Developing Your Business Strategy From the Outside-in
How long have you been in business? How does today’s market compare to when you started out? How has your competitive landscape changed, have there been shifts in the industry as a whole and what is your strategy to adapt to each of those changes? Successful businesses are asking these questions several times a year, reviewing their business model and products and shifting to stay ahead of the pack.
It’s important to keep in mind that there is more involved than seeking the internal perspective, that of your staff, board or executive set, of what strategic changes have to happen to win in your industry. Many times these internal perspectives are steeped in politics, long-standing and habitual practices supported by rigid mindsets fixed in the past. These stalwart notions lead to a resistance to change and innovation and are in the way of your company’s ability to win.
How to Win in your Industry
Innovation requires broadening your scope to include both peripheral and focussed attention on internal and external triggers. It takes the examination and potential acceptance of new ideas that seem at odds with your own beliefs and inconsistent or contrary to your existing views. To help keep an open mind and a constant pulse on the market, pay close attention to these leading indicators of change.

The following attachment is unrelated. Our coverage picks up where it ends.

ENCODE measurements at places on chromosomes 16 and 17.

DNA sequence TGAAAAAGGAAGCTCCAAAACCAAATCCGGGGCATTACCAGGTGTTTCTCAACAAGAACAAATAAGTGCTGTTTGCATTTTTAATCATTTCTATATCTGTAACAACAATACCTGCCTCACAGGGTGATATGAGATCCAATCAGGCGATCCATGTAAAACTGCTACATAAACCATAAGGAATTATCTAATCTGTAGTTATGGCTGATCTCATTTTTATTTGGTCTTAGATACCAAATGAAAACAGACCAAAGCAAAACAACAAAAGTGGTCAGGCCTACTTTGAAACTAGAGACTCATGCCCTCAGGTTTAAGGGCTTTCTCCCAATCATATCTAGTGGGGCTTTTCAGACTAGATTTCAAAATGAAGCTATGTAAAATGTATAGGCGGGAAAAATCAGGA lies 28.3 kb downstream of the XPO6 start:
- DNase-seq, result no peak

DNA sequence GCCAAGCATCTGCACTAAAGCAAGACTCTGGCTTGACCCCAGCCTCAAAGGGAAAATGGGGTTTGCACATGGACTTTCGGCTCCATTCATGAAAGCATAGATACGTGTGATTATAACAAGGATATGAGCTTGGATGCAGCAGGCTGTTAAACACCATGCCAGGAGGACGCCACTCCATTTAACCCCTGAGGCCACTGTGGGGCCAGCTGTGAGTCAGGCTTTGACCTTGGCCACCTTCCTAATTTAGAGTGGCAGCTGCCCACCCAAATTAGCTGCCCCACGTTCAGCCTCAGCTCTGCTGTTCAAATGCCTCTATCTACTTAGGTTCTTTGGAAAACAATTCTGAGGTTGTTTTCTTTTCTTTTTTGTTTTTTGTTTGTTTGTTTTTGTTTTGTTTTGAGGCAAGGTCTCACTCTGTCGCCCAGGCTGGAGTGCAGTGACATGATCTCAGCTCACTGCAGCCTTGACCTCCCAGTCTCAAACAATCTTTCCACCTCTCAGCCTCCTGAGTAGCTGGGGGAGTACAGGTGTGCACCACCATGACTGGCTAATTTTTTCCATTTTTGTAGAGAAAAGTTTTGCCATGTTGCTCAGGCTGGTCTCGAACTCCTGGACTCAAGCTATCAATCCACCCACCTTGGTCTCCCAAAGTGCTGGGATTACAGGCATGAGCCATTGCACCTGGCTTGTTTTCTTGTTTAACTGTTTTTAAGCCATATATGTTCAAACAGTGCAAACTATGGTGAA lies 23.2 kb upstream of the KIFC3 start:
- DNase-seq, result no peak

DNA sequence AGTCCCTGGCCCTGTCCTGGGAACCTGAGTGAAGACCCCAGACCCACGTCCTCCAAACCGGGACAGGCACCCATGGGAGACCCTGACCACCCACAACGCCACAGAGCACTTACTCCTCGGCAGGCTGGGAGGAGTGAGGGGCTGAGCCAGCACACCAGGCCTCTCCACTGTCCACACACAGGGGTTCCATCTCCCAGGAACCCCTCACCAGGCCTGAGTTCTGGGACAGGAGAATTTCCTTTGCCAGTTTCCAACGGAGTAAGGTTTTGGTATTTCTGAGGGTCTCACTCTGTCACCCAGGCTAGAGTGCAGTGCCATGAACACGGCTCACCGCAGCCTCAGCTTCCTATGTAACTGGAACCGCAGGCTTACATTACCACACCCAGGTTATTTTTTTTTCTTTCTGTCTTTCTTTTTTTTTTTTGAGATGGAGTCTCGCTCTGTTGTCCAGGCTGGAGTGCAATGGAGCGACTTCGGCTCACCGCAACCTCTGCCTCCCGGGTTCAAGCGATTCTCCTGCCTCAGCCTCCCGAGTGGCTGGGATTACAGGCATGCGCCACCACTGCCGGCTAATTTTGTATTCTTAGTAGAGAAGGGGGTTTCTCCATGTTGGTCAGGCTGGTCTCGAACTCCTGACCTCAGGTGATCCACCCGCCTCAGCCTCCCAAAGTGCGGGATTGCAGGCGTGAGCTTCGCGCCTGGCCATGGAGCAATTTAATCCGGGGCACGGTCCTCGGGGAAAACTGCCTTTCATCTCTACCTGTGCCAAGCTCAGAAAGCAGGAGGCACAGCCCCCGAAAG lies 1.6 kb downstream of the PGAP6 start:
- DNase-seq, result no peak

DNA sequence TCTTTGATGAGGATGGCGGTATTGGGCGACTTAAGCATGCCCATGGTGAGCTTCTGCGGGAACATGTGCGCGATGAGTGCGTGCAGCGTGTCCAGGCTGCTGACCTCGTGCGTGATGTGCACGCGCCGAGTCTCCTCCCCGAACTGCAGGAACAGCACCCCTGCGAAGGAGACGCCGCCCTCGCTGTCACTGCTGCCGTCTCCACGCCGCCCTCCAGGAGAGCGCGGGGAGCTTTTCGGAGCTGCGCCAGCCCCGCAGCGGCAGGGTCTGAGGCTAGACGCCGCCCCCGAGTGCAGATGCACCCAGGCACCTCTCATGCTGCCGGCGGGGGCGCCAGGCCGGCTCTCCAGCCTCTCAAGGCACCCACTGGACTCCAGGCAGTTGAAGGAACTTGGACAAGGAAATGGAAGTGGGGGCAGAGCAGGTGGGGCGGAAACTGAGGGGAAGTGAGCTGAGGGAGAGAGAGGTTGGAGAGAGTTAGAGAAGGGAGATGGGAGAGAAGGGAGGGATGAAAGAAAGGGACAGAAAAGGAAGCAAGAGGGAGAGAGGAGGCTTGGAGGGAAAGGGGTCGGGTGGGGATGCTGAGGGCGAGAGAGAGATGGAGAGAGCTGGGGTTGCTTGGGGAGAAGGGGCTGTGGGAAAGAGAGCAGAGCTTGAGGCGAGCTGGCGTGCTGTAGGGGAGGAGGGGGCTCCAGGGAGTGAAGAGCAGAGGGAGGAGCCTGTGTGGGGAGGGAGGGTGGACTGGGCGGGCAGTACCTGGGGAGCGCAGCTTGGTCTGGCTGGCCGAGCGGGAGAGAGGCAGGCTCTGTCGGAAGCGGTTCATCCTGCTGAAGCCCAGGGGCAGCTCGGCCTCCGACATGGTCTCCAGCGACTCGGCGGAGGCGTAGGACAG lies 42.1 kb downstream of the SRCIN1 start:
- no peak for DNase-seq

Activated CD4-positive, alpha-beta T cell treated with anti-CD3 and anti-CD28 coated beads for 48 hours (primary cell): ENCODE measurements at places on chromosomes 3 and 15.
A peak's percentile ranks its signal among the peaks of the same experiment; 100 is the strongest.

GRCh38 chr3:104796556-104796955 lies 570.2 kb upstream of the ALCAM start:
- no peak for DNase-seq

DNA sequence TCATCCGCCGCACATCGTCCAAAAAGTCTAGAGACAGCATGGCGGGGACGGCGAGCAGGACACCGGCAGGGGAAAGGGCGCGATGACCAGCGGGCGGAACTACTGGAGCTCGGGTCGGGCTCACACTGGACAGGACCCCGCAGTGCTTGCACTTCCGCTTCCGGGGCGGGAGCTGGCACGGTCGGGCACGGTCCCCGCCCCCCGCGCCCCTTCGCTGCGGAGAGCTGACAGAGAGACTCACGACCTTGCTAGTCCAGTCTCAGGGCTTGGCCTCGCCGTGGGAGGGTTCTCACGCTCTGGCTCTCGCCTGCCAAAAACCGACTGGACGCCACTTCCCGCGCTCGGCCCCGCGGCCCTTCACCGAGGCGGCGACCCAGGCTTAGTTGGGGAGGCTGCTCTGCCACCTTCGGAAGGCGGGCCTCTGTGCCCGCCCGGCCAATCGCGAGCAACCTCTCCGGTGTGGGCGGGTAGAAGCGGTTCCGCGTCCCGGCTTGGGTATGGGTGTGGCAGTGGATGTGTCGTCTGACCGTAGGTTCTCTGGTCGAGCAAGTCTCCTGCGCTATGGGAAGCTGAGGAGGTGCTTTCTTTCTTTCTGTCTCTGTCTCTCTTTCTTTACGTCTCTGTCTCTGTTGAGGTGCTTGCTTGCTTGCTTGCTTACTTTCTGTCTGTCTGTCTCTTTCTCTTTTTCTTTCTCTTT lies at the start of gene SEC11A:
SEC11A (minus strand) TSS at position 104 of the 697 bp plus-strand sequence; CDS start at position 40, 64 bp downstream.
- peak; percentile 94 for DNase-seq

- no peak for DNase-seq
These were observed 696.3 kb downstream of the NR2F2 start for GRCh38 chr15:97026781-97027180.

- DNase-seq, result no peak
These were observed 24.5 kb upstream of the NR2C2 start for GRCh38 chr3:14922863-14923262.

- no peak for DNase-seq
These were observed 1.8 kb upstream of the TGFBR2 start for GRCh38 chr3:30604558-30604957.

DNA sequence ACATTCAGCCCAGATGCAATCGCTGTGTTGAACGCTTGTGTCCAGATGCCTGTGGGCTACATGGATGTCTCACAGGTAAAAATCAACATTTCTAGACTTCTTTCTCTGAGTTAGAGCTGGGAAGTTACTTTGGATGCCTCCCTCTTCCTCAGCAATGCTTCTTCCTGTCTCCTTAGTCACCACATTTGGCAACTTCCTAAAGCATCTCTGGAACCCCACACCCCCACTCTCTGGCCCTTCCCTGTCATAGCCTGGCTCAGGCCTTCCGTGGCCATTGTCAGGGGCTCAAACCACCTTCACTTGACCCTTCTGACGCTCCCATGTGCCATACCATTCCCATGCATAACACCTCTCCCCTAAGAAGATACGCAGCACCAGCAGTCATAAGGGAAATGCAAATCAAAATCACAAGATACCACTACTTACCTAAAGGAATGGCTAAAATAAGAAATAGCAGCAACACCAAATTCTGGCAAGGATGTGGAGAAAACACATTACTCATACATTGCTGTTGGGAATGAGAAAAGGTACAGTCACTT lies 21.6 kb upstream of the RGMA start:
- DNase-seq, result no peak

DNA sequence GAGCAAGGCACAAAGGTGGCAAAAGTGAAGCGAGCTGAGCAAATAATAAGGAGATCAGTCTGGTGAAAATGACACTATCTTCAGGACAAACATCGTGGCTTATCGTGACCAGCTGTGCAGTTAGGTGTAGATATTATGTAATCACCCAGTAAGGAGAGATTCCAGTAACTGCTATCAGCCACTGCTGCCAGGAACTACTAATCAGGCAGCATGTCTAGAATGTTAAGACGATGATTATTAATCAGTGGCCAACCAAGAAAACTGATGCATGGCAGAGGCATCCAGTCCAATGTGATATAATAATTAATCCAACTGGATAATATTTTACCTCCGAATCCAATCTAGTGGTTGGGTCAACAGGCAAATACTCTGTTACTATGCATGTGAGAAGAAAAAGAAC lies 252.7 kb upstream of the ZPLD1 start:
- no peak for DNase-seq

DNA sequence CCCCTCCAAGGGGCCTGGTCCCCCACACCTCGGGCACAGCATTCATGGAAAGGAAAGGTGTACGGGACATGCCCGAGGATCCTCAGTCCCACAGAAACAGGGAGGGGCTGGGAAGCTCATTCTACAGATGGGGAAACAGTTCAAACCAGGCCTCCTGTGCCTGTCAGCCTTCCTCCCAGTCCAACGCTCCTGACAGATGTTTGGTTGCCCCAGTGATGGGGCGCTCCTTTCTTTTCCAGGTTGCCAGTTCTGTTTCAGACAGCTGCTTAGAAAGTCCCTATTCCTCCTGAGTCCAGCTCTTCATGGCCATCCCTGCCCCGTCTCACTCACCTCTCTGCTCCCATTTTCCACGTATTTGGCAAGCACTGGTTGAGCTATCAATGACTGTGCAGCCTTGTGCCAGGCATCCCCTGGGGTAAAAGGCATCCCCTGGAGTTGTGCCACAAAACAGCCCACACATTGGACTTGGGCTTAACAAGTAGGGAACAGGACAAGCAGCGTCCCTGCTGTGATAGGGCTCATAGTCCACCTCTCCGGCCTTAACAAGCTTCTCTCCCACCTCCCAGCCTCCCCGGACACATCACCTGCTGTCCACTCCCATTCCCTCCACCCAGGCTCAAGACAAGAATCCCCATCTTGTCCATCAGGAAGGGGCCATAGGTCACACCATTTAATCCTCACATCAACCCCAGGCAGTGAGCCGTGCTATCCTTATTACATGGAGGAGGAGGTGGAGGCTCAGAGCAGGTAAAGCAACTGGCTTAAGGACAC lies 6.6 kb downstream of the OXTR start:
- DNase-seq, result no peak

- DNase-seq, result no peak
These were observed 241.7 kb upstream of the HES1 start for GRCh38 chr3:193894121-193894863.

- Swings in perspective based on what your customers, partners, and investors have to say and how they behave.
- Macro trends reflected in the stock market, your specific industry and target market- both actual and perceptual- that run contrary to the way you have always run your business and envisioned your business goals.
This approach only works when you are open, receptive, and prepared to be wrong. Otherwise, your own natural biases and beliefs will screen out, filter, or distort potential findings. The key to discovering new breakthrough ideas is often breaking away from old ones.
As part of the business strategy development process, test out your hypothesis, construct what you imagined so that you can make your conceptual ideas concrete enough for others to see what you are thinking. In the process you may find the error in your own ways, or new paths previously overlooked. This process of “pretotyping” is useful in testing your offering, fine tuning and shaping or recreating your BIG IDEA at an accelerated pace.
To sum up: be proactive about your business strategy, consider all the internal and external variables that affect your chance for success, then test with a pretotype to ensure that your big idea really works for your customers. In the fluid and fast-moving business world, there is simply no time to use the shotgun strategy for your next set of goals and products. A surgical tactic with consumer-testing is the way to surpass your competition.